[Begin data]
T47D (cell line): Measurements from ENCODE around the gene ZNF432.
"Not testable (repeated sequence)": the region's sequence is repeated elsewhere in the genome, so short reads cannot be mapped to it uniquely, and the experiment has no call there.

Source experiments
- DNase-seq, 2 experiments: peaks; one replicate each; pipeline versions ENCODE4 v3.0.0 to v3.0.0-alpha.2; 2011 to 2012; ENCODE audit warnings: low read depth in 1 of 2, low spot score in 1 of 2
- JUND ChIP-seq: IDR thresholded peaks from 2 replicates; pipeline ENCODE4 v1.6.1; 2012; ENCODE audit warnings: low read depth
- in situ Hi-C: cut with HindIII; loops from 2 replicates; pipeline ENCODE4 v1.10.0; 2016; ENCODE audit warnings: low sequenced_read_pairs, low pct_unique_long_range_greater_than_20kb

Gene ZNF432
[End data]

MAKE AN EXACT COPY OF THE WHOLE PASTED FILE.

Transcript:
T47D (cell line): Measurements from ENCODE around the gene ZNF432.
"Not testable (repeated sequence)": the region's sequence is repeated elsewhere in the genome, so short reads cannot be mapped to it uniquely, and the experiment has no call there.

Source experiments
- DNase-seq, 2 experiments: peaks; one replicate each; pipeline versions ENCODE4 v3.0.0 to v3.0.0-alpha.2; 2011 to 2012; ENCODE audit warnings: low read depth in 1 of 2, low spot score in 1 of 2
- JUND ChIP-seq: IDR thresholded peaks from 2 replicates; pipeline ENCODE4 v1.6.1; 2012; ENCODE audit warnings: low read depth
- in situ Hi-C: cut with HindIII; loops from 2 replicates; pipeline ENCODE4 v1.10.0; 2016; ENCODE audit warnings: low sequenced_read_pairs, low pct_unique_long_range_greater_than_20kb

Gene ZNF432